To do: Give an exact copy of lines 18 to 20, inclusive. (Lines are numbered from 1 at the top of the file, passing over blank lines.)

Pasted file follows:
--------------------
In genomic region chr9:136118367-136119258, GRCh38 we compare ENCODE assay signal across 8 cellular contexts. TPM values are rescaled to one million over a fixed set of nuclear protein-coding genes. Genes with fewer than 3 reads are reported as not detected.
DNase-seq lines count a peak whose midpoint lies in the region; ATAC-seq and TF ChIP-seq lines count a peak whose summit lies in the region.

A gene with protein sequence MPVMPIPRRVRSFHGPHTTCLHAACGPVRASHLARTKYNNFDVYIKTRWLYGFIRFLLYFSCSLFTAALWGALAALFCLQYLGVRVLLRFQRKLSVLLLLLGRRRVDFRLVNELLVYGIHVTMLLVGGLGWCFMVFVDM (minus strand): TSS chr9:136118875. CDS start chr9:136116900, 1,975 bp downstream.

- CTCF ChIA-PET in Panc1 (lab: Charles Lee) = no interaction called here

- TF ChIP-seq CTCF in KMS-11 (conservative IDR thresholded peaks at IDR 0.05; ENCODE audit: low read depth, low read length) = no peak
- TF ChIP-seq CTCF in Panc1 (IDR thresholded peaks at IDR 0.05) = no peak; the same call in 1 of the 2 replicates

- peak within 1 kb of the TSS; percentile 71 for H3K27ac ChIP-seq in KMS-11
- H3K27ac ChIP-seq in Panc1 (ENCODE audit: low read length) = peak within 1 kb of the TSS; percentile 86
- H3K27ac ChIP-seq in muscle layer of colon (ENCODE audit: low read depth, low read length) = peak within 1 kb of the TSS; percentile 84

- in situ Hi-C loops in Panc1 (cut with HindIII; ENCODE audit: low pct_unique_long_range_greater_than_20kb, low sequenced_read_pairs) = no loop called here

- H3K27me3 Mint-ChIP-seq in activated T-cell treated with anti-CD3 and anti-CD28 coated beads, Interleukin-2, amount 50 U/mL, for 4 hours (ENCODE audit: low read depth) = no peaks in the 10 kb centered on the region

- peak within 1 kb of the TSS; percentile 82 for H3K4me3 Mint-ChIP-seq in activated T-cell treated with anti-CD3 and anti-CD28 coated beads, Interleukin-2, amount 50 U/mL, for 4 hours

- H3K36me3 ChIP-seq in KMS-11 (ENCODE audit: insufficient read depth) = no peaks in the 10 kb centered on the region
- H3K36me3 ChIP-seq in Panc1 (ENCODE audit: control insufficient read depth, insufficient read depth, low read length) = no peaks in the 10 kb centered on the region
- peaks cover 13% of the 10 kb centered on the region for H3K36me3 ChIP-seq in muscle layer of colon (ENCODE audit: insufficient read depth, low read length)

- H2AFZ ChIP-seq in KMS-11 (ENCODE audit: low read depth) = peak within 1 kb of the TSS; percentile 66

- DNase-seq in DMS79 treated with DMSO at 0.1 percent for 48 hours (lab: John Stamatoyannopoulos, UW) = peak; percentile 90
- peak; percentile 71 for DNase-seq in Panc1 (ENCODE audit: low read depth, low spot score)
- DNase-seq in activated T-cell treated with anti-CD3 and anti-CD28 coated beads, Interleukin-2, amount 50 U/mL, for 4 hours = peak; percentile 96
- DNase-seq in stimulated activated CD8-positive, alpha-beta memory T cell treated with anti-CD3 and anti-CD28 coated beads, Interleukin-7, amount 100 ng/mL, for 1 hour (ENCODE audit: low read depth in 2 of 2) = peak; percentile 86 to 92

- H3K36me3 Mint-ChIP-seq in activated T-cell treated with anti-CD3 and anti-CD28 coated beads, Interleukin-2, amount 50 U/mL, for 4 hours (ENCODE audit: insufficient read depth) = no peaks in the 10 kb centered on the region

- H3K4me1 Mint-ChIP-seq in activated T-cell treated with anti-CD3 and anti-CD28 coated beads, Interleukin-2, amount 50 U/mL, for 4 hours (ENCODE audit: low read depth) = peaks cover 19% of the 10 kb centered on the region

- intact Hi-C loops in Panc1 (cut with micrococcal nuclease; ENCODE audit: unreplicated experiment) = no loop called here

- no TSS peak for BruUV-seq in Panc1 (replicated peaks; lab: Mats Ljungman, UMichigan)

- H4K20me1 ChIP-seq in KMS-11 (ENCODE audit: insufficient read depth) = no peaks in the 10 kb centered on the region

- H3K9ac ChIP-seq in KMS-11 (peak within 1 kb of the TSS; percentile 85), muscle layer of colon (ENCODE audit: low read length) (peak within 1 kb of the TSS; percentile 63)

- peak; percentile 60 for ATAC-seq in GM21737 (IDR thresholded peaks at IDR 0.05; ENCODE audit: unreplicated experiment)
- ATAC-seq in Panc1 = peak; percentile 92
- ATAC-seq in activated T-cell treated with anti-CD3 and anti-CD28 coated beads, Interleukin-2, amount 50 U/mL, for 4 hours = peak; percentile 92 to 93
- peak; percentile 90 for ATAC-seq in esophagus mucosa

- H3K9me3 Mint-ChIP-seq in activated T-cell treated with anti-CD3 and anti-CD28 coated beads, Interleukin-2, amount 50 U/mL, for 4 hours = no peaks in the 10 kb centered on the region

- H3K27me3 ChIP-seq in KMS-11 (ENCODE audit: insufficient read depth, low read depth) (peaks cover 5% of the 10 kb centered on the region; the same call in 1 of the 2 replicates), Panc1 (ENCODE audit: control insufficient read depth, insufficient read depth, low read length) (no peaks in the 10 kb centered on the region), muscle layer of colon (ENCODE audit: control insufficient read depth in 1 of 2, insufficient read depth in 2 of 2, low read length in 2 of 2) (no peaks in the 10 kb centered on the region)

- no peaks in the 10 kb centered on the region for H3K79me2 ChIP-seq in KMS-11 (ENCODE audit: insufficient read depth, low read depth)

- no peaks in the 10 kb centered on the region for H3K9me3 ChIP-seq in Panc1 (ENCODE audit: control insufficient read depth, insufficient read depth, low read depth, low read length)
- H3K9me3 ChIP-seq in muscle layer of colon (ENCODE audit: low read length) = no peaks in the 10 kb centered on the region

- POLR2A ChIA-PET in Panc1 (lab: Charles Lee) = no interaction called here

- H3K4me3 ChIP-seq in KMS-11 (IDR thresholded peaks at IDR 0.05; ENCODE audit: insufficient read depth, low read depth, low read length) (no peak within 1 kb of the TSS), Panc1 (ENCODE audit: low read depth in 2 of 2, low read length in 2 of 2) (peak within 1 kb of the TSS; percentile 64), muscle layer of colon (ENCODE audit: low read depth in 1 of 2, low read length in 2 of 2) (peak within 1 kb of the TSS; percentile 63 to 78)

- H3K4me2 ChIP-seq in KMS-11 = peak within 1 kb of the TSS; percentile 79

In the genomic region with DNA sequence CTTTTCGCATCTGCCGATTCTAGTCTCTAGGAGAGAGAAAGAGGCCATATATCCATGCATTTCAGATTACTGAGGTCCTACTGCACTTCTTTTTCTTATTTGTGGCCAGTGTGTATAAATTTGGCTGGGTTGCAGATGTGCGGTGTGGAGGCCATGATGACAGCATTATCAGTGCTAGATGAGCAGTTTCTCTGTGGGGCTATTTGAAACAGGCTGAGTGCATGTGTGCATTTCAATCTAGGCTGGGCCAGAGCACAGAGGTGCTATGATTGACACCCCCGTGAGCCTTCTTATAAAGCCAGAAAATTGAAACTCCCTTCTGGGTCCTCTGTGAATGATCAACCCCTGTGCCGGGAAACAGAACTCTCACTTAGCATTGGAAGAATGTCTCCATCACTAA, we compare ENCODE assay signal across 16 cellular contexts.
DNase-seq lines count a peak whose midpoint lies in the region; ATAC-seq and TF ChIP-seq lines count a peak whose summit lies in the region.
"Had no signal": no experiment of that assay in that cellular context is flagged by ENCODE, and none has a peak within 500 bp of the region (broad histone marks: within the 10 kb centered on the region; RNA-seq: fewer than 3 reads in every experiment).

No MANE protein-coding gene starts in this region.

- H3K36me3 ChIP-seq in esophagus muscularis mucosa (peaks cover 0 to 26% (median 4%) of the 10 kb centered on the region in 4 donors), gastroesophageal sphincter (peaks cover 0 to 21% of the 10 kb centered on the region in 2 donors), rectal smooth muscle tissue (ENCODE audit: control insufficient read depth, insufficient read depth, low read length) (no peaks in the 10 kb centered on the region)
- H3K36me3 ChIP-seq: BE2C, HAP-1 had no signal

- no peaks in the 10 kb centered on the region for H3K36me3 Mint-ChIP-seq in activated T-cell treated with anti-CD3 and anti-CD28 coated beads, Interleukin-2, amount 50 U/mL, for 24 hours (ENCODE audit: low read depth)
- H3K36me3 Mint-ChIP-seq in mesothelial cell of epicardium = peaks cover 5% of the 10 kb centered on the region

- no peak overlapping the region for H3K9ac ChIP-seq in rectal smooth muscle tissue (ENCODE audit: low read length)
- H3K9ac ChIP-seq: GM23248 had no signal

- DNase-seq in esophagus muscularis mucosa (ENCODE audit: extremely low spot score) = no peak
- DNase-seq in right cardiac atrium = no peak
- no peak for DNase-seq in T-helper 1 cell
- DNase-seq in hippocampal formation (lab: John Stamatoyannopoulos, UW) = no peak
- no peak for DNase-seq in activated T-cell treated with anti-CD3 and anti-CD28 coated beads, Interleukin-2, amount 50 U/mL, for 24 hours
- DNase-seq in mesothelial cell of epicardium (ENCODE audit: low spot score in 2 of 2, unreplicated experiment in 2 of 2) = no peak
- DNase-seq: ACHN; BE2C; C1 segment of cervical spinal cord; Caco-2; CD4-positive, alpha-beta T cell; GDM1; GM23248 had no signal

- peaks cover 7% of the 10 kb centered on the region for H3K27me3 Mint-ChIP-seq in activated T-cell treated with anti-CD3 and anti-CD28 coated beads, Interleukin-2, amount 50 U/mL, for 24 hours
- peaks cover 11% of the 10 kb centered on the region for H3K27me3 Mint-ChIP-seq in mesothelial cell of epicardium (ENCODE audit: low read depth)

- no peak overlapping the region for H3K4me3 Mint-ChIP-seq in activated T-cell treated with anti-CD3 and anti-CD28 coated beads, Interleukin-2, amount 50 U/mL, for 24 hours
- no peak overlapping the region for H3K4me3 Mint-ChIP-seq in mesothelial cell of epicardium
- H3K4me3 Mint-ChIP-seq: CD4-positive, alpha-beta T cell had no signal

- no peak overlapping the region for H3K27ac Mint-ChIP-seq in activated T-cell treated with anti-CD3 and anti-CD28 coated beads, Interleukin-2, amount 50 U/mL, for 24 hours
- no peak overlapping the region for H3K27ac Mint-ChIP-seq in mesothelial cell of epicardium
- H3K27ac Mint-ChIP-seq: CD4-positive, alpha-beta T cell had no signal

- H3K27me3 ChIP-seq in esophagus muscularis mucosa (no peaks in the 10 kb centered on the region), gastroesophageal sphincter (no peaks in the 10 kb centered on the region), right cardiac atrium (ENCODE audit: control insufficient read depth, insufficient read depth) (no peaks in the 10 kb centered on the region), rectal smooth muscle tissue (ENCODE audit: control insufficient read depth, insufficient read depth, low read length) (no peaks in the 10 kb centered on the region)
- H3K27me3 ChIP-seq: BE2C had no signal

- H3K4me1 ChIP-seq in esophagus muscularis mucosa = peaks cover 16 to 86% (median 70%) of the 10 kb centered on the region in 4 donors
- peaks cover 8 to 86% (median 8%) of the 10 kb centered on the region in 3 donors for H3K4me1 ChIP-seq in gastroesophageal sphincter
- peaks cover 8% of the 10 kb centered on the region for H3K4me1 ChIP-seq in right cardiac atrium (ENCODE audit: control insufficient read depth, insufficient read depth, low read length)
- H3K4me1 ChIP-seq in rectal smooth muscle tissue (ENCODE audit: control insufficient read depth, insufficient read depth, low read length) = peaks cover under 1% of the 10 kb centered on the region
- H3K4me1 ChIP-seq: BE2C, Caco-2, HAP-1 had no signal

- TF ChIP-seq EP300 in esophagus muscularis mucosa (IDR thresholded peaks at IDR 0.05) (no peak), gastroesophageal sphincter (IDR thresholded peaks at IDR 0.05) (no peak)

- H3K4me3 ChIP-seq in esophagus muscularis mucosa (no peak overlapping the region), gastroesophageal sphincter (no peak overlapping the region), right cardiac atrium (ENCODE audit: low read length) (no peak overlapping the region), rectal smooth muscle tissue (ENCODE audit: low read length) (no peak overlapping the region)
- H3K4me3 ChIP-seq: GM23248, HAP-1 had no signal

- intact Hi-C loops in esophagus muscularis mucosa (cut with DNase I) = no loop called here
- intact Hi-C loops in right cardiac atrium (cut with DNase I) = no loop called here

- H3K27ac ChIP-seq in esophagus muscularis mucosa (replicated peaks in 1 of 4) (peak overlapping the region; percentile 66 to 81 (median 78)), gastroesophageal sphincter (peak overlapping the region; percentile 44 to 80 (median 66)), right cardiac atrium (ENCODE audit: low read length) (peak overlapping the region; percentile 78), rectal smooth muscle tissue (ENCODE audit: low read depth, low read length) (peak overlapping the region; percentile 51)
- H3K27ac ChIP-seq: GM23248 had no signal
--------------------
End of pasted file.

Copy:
- peak; percentile 71 for DNase-seq in Panc1 (ENCODE audit: low read depth, low spot score)
- DNase-seq in activated T-cell treated with anti-CD3 and anti-CD28 coated beads, Interleukin-2, amount 50 U/mL, for 4 hours = peak; percentile 96
- DNase-seq in stimulated activated CD8-positive, alpha-beta memory T cell treated with anti-CD3 and anti-CD28 coated beads, Interleukin-7, amount 100 ng/mL, for 1 hour (ENCODE audit: low read depth in 2 of 2) = peak; percentile 86 to 92